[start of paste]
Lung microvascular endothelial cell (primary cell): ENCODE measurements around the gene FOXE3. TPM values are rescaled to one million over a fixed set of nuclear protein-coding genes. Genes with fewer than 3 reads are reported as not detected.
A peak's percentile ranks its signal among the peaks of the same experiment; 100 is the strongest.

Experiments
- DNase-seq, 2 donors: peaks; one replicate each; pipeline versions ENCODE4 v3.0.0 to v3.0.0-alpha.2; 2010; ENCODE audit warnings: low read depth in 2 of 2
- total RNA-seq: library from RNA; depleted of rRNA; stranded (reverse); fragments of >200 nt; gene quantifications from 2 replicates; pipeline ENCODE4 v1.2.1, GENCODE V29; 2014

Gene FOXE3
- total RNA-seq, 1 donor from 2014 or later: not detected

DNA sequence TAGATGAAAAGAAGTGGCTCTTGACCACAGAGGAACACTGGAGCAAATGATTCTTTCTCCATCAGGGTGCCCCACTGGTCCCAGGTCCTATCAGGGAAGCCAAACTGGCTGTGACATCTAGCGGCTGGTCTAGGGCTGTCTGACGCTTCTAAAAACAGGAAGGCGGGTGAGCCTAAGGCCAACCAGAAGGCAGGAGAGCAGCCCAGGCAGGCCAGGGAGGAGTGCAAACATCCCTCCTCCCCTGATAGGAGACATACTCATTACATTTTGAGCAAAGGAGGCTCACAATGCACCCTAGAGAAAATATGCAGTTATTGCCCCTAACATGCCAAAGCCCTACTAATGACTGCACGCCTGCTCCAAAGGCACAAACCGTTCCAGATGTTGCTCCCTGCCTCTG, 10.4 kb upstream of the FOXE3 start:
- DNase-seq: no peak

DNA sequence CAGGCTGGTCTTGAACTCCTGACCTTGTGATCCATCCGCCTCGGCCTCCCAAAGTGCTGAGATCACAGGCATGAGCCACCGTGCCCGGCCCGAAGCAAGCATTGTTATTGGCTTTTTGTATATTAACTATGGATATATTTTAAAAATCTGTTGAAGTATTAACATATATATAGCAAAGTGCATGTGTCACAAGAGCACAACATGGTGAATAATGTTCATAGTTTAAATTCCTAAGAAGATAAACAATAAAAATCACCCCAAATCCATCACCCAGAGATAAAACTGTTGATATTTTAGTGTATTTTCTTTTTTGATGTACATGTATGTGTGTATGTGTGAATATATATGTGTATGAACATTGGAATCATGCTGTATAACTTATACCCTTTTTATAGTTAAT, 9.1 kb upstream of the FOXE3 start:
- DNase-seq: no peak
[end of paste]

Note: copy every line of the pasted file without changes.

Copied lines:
Lung microvascular endothelial cell (primary cell): ENCODE measurements around the gene FOXE3. TPM values are rescaled to one million over a fixed set of nuclear protein-coding genes. Genes with fewer than 3 reads are reported as not detected.
A peak's percentile ranks its signal among the peaks of the same experiment; 100 is the strongest.

Experiments
- DNase-seq, 2 donors: peaks; one replicate each; pipeline versions ENCODE4 v3.0.0 to v3.0.0-alpha.2; 2010; ENCODE audit warnings: low read depth in 2 of 2
- total RNA-seq: library from RNA; depleted of rRNA; stranded (reverse); fragments of >200 nt; gene quantifications from 2 replicates; pipeline ENCODE4 v1.2.1, GENCODE V29; 2014

Gene FOXE3
- total RNA-seq, 1 donor from 2014 or later: not detected

DNA sequence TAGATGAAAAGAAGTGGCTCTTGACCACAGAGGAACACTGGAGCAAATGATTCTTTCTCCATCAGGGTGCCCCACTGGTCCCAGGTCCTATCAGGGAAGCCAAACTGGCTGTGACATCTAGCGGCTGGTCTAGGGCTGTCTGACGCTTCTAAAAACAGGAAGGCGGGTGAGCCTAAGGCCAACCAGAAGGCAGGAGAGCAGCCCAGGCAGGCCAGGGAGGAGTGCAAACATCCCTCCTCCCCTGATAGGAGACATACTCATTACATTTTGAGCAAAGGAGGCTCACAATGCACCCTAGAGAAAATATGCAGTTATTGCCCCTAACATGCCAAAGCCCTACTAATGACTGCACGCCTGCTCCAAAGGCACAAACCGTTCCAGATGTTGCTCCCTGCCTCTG, 10.4 kb upstream of the FOXE3 start:
- DNase-seq: no peak

DNA sequence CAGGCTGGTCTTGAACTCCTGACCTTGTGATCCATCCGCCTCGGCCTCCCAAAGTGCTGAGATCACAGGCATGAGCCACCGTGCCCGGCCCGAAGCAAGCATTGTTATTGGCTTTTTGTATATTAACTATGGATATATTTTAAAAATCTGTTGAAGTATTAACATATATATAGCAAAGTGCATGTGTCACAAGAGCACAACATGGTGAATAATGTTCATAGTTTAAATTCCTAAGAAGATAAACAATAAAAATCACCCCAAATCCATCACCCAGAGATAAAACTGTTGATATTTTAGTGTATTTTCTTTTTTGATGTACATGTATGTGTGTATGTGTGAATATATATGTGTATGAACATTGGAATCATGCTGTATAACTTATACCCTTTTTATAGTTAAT, 9.1 kb upstream of the FOXE3 start:
- DNase-seq: no peak